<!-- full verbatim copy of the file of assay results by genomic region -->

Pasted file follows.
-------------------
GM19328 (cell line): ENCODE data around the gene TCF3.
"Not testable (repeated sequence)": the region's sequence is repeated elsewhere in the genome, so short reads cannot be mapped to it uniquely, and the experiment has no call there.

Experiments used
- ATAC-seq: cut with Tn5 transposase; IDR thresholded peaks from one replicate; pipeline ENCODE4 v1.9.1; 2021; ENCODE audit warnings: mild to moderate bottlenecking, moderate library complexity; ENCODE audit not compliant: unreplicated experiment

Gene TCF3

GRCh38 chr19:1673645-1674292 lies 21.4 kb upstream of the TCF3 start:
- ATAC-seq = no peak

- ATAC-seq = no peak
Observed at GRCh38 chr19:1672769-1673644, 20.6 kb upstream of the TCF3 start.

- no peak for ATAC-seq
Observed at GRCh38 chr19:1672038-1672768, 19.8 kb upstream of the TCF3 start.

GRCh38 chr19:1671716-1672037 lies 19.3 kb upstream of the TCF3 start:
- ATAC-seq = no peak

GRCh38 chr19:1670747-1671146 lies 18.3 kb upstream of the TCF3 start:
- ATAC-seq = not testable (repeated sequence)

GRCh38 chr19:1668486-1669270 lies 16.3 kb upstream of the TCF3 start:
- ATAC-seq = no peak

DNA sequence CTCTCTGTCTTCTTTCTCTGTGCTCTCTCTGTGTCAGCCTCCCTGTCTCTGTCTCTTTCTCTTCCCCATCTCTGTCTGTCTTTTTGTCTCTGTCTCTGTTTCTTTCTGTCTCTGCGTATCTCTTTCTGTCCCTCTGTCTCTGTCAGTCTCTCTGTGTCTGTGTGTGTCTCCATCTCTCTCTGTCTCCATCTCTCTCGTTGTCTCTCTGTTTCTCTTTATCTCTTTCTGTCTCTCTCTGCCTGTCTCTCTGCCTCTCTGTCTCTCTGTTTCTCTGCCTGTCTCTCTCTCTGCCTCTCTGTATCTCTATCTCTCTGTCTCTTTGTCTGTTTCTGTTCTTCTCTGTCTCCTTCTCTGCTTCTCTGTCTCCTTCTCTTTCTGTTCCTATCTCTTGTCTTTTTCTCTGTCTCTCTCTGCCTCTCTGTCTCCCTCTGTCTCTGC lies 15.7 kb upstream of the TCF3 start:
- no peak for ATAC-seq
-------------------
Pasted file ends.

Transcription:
GM19328 (cell line): ENCODE data around the gene TCF3.
"Not testable (repeated sequence)": the region's sequence is repeated elsewhere in the genome, so short reads cannot be mapped to it uniquely, and the experiment has no call there.

Experiments used
- ATAC-seq: cut with Tn5 transposase; IDR thresholded peaks from one replicate; pipeline ENCODE4 v1.9.1; 2021; ENCODE audit warnings: mild to moderate bottlenecking, moderate library complexity; ENCODE audit not compliant: unreplicated experiment

Gene TCF3

GRCh38 chr19:1673645-1674292 lies 21.4 kb upstream of the TCF3 start:
- ATAC-seq = no peak

- ATAC-seq = no peak
Observed at GRCh38 chr19:1672769-1673644, 20.6 kb upstream of the TCF3 start.

- no peak for ATAC-seq
Observed at GRCh38 chr19:1672038-1672768, 19.8 kb upstream of the TCF3 start.

GRCh38 chr19:1671716-1672037 lies 19.3 kb upstream of the TCF3 start:
- ATAC-seq = no peak

GRCh38 chr19:1670747-1671146 lies 18.3 kb upstream of the TCF3 start:
- ATAC-seq = not testable (repeated sequence)

GRCh38 chr19:1668486-1669270 lies 16.3 kb upstream of the TCF3 start:
- ATAC-seq = no peak

DNA sequence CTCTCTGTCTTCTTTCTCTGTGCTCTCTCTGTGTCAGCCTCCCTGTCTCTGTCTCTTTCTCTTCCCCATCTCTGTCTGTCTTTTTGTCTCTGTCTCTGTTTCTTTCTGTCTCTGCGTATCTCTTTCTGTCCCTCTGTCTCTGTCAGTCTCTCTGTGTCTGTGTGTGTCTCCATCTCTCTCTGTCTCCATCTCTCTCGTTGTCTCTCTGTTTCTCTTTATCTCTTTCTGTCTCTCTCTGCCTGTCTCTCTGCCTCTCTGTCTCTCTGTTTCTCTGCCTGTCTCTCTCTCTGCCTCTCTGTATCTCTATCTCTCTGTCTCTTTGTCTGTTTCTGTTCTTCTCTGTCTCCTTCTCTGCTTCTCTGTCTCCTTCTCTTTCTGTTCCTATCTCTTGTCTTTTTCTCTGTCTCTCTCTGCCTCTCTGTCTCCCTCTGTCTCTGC lies 15.7 kb upstream of the TCF3 start:
- no peak for ATAC-seq